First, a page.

Children and Friends. Bad Idea.
Today we are writing about friends and children. We’ll give you the bottom right up front. Children shouldn’t have friends because friends are a pain in the ass for parents. Ok, maybe that is not totally true. Oh wait, yes it is.
Paul says: In case you haven’t read our stuff before, Lee and I have three children; Jeannie, 16, Bobby, 5, and Ricky, terrible 2. So the concept of friendship as it applies to our kids is a huge and diverse topic. Just to be clear, we are not friends with our children. We are their parents. If you are expecting to read about how you and your children can be best of buds then you came to the wrong place. Parents and children, at least before adulthood, should not be friends. It convolutes the boundaries.
And healthy friendship is all about boundaries. So let’s look at my three kids as developmental stages. Ricky does not know anything about friendship. Any knew child that comes into his perimeter is a novelty, a flesh toy to be used until discarded. He is at the Machiavellian age were his existence is all about him and how things effect his level of fun. This is the age that I’m trying to get back to but people keep calling me a sociopath. I don’t know why.
Bobby is the almost perfect antithesis. Everybody is his friend; cousins, adults, stuffed animals, Dora the Explorer, a frog. If it can make eye contact, it can be a friend. It is at Bobby’s age that the ‘I don’t like my kid having friends’ mantra alights on every momma bear and papa bear out there. It is infinitely hard to stand and watch as your child comes crying because his friend wronged him on the monkey bars then go running back for some more two seconds later. We understand that they need to develop their own boundaries, experimenting with their social environment and create their own little egos. But that does not change the fact that we want to take the brat that pushed our little angel and punch them in the medulla.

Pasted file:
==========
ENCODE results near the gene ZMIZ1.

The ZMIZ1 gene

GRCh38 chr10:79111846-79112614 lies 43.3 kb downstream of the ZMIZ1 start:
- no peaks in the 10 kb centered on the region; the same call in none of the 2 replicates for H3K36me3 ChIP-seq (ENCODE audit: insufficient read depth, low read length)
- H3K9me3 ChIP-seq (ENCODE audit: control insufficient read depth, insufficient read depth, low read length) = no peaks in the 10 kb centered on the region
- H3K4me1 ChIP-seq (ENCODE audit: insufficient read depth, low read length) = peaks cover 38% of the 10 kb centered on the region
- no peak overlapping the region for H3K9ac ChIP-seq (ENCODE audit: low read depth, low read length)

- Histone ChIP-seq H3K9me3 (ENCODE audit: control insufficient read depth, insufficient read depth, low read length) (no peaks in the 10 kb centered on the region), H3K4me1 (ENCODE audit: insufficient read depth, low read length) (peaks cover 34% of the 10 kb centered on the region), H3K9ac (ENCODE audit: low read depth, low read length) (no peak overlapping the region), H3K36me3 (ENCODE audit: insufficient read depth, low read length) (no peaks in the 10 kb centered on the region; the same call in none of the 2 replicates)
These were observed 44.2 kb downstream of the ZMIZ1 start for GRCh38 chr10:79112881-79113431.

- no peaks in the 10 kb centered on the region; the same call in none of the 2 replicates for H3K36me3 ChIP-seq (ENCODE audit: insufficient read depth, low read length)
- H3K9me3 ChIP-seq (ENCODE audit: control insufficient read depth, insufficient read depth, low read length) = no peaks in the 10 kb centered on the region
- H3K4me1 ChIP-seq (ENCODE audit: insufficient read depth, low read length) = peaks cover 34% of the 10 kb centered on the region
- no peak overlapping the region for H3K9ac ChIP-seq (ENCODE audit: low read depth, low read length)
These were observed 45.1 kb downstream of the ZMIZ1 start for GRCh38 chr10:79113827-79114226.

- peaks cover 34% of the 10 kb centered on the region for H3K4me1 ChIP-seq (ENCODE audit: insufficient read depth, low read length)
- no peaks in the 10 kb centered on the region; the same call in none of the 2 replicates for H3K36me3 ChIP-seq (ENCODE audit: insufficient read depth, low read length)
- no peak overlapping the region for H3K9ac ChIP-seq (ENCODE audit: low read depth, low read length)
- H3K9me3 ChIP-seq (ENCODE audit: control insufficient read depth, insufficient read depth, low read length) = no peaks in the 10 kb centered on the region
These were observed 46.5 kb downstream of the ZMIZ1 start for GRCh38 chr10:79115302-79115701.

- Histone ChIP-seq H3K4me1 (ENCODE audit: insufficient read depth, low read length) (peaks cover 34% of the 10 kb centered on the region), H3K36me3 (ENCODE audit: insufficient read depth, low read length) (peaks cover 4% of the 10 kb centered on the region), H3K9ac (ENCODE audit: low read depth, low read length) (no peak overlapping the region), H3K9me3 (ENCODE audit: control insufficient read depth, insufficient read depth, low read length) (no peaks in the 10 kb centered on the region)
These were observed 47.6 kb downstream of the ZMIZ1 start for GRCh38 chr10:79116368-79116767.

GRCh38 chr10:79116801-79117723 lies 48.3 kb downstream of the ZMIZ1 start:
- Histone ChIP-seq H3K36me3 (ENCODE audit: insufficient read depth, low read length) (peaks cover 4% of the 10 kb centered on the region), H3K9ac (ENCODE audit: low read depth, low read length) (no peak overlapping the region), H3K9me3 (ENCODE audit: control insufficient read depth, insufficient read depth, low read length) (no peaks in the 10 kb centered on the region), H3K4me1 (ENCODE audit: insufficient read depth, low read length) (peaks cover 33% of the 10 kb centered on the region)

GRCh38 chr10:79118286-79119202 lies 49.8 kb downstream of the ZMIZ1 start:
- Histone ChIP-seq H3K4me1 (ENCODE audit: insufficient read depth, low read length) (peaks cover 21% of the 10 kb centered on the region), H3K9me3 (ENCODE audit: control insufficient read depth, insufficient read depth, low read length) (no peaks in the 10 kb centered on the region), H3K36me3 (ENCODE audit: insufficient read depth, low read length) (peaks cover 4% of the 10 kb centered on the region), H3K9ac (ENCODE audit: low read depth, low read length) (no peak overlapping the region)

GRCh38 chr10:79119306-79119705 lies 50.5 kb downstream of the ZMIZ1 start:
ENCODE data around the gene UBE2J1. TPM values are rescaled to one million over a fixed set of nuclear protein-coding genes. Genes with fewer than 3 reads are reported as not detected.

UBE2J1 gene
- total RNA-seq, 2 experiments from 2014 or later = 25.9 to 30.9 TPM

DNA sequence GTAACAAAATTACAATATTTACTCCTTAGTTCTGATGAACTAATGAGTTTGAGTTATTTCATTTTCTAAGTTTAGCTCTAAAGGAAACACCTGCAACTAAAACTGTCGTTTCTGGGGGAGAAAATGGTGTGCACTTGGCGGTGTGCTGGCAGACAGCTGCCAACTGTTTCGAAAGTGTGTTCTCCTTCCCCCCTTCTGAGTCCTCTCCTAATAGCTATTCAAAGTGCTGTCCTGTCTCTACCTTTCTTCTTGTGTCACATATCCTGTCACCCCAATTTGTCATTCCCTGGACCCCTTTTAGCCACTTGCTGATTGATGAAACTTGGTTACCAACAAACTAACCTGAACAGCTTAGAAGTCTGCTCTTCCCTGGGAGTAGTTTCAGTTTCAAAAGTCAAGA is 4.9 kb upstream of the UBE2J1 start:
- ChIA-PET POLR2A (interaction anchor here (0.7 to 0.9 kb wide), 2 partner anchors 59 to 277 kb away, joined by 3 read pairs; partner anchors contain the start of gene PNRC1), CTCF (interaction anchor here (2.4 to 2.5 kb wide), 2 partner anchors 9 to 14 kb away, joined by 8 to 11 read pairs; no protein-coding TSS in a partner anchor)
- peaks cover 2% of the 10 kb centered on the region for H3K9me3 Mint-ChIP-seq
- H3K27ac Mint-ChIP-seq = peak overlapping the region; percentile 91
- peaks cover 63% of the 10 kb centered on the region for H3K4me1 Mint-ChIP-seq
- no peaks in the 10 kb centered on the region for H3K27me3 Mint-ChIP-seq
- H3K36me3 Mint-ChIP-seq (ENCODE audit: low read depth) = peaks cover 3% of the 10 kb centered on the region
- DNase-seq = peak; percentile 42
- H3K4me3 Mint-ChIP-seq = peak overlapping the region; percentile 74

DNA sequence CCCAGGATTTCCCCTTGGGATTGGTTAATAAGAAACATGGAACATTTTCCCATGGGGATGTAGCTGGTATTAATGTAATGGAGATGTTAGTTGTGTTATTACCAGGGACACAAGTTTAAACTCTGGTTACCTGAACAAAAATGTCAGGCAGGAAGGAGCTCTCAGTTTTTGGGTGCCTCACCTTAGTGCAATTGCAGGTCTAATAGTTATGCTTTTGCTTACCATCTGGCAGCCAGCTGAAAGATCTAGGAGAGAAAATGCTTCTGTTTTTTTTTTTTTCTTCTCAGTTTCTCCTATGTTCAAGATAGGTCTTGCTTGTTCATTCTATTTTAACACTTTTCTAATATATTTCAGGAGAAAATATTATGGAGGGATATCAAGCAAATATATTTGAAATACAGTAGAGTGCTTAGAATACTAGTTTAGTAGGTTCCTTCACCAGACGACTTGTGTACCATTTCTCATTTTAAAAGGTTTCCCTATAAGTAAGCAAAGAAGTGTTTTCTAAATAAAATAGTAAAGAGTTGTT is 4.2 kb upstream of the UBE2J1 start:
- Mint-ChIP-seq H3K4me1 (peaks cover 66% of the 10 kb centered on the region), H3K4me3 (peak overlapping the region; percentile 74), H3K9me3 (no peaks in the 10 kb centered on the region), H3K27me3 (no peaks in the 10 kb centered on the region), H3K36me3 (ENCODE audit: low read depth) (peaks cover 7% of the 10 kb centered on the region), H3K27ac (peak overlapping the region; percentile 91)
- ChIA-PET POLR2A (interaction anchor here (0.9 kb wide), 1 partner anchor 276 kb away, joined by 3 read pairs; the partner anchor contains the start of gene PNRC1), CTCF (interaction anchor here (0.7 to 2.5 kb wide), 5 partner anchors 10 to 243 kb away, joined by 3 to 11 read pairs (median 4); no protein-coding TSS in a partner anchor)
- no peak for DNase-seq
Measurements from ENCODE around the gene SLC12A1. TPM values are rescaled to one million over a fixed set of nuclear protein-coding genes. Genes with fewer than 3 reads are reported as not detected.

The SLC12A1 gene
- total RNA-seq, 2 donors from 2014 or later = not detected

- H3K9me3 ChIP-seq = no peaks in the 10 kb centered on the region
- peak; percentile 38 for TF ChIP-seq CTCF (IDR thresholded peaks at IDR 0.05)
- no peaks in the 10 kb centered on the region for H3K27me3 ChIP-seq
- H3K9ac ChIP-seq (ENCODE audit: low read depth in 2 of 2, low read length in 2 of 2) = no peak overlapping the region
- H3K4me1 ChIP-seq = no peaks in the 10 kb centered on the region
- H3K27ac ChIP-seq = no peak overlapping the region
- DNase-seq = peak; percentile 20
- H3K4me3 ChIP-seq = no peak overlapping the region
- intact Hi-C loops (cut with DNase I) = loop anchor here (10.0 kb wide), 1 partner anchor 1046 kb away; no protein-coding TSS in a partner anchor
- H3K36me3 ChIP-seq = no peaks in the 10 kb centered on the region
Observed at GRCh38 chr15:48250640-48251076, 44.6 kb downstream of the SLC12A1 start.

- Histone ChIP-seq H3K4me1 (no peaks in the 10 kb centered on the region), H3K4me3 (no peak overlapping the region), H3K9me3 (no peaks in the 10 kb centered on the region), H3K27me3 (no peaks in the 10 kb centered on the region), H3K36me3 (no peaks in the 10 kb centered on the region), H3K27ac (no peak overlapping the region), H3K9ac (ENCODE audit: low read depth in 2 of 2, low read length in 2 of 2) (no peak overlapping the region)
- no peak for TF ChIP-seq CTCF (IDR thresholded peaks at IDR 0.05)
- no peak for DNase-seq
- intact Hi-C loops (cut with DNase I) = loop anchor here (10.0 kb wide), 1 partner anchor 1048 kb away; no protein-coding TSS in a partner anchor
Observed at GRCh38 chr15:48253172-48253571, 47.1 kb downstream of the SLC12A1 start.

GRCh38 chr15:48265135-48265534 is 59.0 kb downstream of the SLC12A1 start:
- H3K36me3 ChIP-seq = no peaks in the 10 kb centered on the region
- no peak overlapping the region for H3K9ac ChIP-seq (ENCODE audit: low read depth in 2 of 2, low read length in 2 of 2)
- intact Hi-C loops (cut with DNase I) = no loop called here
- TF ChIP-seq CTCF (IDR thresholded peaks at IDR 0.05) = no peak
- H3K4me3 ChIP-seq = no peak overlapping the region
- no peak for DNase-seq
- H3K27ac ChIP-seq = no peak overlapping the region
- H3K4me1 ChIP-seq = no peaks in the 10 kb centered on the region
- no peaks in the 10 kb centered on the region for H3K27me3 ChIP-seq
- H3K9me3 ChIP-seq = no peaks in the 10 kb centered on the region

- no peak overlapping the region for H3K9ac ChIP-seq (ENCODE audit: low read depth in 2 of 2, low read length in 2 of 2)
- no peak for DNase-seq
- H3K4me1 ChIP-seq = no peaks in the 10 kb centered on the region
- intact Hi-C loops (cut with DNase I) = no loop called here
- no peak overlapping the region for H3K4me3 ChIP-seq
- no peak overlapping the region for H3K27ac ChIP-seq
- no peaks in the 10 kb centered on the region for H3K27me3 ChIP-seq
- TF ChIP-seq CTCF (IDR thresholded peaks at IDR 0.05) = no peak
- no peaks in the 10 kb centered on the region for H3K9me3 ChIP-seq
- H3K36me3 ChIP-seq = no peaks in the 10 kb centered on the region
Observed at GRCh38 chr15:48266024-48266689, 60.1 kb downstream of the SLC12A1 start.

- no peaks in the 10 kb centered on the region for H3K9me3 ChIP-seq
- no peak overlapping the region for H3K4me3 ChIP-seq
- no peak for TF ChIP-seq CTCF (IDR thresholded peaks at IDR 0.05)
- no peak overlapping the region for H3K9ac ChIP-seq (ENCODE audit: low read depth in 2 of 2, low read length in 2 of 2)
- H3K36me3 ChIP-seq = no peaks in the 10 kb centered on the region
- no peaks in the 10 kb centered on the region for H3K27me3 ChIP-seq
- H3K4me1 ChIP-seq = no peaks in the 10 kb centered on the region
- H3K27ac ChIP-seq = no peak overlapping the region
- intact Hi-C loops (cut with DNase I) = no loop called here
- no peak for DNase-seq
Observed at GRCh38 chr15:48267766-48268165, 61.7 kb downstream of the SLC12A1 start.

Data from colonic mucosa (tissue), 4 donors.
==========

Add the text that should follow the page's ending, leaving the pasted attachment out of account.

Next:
And it does not get any easier. Jeannie is a teenager. I hate, hate, hate teenagers having friends. Everything that a teenager’s friend says is wrong. Even when it is right, it is so well marinated in wrongness that the flavor is just a little off.
‘I am my own person, unique and independent’, my daughter might say and Lee and I would cheer her on.
Then my daughter would continue, ‘all of my friends are. That’s why we dress alike’. I grab my skull to prevent the aneurism and Lee just stares, open mouthed.
As a teenager, I do not remember making any sense, even to myself. As an adult listening to one, it is even more like having a debate with a schizophrenic. Friends just add to the delusion by allowing the youth to think that they make any sense at all.
Lee says: As Sci-Fi fans we have seen many a movie or TV show that uses the concept of Time Travel. The characters may use a machine or worm hole to get back but the warning is always the same: you can’t change the past. But what if you could? Any changes I would make to my past would be with the friends I chose especially as an adolescent and young adult.
So now I have a teenager who has blinders the size of buses on her face (and being that she can’t see to start out with that kind of doubly sucks). Should I tell her how things will work out like I am this Grecian oracle? Or should I have her go through the heartbreak and disillusionment of having a friend stomp all over her and steal her innocence?
I know what I choose. Ethics be damned! I’ll step on the fucking butterfly and I will tell her the truth. And of course she will stare at me with wide eyes wondering when I became so fucking crazy. It doesn’t matter anyway. Maybe they need to get knocked around to harden them for adulthood. And maybe, just maybe, the Morlocks will not win and Weena and George can live happily ever after. But that’s just in the movies.